Finley also used the grandMA for the recent Jay-Z concert and points out, “Between the Jay-Z and Bon Jovi shows the desks were set up very differently. It's very easy to figure out how a designer or operator wants to run things and to configure the desk that way.” The A.C.T Lighting website has a neat section that highlights different users and their different setups on grandMA consoles. According to programmer Rodd McLaughlin of RGM Productions, Inc. and Prelite, NY, the board's flexibility and it's wealth of tools it offers makes it a good choice in many different applications: “Television, music, permanent installations — it has benefits for all of them. The inhibitive subs are well-suited to television, the one-touch macros are well-suited to installations, and the user log-ins are well-suited to multiple programmer situations.”

The multi-user programming feature has earned rave reviews. “I just can't stress how incredible the multi-user on the desk is,” says Finley. “You can have multiple desks plugged in, all operating on the same show files. During Bon Jovi, [LD] Justin Collie was doing the video and I was programming lighting looks — we could both work on the same song in our own world and, when we were done, Pat [Brannon] could play it all back off of another console. When time is limited, it is incredible.” As Falconer explains the feature, you can have two or more consoles connected by Ethernet, and acting as one, but with multiple programmers. All the grandMAs' in the “session” have access to all of the fixtures connected to the console and all the cues. This could cause problems as multiple programmers try to control the same lights or program different cues at the same time. What makes it workable is a concept called Worlds.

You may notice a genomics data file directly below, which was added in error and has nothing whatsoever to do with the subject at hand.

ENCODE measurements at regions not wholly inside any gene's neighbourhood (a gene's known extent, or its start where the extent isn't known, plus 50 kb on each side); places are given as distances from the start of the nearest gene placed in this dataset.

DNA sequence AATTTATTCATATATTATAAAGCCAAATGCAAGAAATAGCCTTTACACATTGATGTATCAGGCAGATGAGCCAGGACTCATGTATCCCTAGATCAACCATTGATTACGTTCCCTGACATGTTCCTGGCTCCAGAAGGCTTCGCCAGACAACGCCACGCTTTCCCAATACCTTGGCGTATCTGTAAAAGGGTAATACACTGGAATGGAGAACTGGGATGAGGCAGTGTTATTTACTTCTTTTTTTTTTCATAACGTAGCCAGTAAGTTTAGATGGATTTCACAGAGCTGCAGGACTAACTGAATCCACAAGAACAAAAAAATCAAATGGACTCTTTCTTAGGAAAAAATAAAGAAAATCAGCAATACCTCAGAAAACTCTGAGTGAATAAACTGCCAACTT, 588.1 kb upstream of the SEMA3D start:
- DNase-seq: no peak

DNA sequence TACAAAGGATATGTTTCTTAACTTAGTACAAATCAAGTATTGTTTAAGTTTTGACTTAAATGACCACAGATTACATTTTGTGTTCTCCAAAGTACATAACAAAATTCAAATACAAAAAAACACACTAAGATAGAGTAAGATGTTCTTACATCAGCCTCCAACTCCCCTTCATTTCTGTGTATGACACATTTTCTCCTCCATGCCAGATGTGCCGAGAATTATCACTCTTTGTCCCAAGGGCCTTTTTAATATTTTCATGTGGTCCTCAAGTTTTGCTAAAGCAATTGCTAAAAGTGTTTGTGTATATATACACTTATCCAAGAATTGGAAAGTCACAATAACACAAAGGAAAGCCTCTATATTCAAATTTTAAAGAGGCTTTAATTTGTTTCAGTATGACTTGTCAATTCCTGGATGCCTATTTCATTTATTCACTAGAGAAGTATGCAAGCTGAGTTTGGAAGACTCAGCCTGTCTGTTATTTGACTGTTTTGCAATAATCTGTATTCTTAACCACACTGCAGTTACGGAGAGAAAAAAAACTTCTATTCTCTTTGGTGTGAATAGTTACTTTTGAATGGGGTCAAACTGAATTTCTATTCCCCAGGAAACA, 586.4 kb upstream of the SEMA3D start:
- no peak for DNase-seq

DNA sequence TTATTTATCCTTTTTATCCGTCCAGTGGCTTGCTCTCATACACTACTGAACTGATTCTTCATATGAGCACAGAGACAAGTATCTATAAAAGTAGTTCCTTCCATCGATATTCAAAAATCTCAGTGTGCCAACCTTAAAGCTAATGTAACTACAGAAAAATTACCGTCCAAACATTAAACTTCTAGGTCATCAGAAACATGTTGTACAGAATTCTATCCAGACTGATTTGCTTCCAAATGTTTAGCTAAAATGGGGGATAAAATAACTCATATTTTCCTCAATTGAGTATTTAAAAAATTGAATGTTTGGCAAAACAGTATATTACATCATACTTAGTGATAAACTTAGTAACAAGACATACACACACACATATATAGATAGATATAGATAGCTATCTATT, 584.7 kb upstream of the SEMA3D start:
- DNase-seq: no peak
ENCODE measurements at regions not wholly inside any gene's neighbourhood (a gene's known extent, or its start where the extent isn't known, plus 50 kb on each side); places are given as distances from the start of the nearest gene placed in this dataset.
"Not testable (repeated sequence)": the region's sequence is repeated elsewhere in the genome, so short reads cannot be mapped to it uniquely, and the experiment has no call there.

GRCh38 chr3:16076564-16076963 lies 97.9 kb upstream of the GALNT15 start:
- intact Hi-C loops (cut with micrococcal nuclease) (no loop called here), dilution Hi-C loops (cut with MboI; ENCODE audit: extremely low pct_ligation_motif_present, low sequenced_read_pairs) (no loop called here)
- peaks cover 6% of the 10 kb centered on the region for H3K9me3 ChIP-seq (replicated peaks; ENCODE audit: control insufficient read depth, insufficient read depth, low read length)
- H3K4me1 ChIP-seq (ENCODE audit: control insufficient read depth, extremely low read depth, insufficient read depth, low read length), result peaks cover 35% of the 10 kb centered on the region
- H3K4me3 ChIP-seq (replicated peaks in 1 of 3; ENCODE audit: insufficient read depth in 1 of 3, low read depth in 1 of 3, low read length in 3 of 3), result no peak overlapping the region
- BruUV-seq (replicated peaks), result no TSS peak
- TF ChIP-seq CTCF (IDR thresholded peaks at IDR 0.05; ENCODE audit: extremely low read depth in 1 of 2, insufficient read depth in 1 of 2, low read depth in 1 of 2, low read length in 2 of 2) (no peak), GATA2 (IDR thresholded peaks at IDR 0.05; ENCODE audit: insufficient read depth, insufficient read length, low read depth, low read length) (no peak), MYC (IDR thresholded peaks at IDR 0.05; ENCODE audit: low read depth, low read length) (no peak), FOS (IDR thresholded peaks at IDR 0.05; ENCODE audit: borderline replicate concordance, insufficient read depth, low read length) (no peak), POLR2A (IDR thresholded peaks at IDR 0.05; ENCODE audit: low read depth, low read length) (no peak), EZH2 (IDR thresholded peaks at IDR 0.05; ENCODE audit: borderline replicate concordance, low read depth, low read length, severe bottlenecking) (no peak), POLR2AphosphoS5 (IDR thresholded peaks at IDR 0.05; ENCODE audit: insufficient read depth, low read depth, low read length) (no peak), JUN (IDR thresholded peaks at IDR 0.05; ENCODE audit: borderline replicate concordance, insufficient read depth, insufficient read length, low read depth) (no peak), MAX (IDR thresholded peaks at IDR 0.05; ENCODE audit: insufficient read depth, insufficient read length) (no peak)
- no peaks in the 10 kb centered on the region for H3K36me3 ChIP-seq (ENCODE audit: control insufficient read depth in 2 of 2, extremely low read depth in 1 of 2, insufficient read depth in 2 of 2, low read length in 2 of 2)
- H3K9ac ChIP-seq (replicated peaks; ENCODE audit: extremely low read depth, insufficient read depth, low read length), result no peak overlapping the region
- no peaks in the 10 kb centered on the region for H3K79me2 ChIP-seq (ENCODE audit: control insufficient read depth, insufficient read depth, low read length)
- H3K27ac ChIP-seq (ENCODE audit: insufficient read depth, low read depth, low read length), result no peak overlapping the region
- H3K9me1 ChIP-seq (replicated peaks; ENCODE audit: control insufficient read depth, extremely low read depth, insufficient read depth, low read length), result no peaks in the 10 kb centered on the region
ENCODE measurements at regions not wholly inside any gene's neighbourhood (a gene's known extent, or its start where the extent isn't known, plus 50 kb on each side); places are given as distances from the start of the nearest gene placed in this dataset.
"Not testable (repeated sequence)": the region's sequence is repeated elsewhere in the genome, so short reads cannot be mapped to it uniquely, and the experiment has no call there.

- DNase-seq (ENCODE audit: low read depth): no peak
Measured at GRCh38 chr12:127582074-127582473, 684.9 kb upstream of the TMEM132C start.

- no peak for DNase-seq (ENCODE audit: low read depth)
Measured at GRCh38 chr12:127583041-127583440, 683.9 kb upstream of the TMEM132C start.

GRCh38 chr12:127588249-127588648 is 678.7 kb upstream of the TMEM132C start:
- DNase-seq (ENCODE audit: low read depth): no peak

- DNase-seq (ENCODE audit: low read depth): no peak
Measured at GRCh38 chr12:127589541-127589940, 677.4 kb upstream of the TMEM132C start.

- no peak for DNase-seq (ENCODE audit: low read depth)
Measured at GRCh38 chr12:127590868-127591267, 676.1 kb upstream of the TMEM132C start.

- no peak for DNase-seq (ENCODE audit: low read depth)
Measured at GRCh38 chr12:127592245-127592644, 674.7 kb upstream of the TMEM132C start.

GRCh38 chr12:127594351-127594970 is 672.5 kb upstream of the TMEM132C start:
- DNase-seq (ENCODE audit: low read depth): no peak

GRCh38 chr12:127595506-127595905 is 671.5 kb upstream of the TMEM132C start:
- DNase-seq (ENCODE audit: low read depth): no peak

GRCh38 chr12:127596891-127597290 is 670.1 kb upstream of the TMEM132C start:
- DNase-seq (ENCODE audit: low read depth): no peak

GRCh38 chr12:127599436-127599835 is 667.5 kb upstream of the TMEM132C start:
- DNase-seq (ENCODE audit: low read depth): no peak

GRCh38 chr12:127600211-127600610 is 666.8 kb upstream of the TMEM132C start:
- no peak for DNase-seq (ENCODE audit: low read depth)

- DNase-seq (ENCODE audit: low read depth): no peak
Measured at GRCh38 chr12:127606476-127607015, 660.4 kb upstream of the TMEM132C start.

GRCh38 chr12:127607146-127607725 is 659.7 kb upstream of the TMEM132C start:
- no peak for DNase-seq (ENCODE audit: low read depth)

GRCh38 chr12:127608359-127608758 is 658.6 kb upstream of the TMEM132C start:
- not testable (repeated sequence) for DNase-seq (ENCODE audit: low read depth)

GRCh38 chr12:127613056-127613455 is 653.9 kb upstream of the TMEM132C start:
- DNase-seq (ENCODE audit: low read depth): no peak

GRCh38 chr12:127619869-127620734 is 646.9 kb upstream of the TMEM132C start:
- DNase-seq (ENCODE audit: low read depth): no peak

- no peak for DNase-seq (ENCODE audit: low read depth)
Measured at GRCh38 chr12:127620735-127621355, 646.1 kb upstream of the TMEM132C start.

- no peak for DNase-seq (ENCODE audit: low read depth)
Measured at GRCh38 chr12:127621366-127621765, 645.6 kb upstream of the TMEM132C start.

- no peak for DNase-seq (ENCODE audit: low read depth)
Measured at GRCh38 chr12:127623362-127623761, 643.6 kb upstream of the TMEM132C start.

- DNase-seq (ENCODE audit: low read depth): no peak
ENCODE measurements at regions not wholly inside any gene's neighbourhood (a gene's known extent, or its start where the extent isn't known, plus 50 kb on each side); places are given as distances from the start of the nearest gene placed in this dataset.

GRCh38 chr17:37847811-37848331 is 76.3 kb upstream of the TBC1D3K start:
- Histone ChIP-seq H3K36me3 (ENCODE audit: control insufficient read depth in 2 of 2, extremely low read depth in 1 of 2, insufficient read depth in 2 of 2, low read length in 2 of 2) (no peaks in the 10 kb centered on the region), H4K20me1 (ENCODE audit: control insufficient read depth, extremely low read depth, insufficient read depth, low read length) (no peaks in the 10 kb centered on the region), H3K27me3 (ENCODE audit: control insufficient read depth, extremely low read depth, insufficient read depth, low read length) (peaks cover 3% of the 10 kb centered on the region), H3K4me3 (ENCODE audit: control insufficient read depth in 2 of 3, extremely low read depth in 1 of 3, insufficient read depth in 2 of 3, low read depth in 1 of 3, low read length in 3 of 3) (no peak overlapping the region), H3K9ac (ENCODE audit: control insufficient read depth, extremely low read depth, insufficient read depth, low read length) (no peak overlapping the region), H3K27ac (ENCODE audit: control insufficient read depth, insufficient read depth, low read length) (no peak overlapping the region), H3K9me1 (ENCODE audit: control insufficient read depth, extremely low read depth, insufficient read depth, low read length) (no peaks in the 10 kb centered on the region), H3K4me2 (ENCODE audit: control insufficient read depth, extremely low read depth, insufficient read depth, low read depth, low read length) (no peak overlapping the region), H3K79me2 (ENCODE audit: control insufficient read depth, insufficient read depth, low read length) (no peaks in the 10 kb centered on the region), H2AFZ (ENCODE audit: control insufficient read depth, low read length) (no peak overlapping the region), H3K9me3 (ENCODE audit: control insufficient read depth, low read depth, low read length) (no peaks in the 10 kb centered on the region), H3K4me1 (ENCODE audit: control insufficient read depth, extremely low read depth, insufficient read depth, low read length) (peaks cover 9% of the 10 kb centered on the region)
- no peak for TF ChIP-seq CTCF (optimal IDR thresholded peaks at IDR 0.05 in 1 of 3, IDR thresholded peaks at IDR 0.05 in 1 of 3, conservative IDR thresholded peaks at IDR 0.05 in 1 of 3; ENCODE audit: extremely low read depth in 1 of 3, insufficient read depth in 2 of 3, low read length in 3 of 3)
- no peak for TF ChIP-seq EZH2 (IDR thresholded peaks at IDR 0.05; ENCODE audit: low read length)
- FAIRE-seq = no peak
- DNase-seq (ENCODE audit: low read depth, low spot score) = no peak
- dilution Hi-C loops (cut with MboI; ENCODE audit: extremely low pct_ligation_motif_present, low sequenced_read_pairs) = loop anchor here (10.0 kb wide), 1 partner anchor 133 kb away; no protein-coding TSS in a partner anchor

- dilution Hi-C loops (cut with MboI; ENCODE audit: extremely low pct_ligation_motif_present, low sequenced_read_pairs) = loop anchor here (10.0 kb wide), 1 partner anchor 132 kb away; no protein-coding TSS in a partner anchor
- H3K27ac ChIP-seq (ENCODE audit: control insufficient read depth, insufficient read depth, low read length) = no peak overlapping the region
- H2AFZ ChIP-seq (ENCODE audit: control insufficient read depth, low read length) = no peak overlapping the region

A World is a group of fixtures or fixture parameters. When a console is in a World, it acts as if only those fixtures are connected to it. The displays only show those fixtures and, when storing, editing, or deleting, only the fixtures or fixture parameters included in that World are affected. Because changing Worlds is as easy as selecting a group of fixtures, the system brings incredible levels of flexibility and speed of operation to a multi-user environment. Even non-multi-user shows have started to reap the benefits of Worlds, as they allow for the sectioning of the consoles, so programmers can work on several things at once without having to constantly clear or record.